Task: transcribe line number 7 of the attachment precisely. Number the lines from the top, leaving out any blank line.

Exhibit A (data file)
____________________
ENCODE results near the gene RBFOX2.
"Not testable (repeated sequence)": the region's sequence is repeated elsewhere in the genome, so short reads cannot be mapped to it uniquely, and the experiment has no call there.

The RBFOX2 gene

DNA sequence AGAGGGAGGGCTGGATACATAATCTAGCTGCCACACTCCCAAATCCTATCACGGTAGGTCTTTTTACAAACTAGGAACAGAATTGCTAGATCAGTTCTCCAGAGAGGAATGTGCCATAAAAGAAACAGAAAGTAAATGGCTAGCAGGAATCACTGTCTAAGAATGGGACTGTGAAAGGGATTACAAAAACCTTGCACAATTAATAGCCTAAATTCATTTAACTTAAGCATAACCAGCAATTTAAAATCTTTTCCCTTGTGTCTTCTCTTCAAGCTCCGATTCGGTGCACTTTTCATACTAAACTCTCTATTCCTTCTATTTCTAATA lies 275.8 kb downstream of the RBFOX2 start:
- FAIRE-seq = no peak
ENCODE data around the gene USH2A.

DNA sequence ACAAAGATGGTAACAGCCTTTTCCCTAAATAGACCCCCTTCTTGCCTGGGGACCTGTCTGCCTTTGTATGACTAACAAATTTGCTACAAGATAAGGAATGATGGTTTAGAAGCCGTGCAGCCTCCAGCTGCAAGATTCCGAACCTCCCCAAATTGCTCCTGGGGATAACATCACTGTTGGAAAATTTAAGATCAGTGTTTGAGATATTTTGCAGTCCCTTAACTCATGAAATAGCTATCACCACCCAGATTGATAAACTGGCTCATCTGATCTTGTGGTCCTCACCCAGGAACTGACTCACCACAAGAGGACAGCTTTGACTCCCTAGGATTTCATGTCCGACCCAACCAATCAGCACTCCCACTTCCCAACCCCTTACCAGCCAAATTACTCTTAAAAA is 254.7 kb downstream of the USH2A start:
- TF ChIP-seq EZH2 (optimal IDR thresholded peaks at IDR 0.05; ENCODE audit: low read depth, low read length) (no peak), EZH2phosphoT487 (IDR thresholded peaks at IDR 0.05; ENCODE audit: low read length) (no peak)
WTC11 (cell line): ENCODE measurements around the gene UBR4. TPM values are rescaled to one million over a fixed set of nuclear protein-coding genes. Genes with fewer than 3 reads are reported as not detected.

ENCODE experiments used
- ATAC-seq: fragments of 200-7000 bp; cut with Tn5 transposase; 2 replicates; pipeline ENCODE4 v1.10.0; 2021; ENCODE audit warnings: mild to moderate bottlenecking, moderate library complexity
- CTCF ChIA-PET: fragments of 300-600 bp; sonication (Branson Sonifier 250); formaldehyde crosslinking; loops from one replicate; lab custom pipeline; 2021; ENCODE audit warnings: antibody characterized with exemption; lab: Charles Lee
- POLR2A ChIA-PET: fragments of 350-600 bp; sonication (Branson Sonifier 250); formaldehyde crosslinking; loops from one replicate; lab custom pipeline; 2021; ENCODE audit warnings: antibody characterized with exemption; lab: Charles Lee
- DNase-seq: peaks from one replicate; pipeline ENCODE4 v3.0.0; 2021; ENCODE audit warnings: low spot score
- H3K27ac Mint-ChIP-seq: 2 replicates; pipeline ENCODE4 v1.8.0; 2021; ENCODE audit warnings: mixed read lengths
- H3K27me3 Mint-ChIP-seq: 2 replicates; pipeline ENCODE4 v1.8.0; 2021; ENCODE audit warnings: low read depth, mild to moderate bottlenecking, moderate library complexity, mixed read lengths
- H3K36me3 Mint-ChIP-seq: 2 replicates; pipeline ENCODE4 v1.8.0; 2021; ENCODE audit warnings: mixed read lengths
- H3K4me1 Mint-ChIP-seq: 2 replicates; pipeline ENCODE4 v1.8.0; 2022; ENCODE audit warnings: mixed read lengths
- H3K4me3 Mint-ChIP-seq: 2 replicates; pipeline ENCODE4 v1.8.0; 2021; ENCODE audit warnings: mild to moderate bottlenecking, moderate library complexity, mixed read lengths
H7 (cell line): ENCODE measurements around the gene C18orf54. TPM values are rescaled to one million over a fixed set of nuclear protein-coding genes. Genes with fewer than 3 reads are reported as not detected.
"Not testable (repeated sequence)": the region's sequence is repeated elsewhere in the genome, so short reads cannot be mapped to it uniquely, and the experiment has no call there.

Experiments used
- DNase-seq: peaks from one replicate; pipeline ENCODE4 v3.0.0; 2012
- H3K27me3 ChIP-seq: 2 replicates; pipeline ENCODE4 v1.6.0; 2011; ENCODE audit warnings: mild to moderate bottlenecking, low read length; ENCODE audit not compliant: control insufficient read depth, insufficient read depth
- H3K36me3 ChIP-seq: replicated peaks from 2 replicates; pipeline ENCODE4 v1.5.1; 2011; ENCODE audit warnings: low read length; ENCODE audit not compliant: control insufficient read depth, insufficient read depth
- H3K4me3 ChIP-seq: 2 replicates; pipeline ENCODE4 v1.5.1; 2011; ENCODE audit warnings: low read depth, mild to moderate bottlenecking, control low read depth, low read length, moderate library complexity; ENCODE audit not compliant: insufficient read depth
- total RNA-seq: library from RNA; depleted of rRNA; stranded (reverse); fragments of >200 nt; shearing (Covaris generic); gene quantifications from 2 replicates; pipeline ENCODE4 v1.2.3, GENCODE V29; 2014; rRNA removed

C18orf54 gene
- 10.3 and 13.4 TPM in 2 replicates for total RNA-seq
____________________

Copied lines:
DNA sequence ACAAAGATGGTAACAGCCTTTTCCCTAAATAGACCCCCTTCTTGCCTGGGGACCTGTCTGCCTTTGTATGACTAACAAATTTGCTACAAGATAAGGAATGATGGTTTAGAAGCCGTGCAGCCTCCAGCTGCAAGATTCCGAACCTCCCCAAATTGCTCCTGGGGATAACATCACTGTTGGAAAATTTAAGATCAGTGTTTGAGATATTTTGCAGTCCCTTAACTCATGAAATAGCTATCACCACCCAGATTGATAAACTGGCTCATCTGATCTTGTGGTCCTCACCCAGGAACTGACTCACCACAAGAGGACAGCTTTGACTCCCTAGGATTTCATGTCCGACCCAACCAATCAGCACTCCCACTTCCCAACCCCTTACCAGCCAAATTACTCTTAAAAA is 254.7 kb downstream of the USH2A start: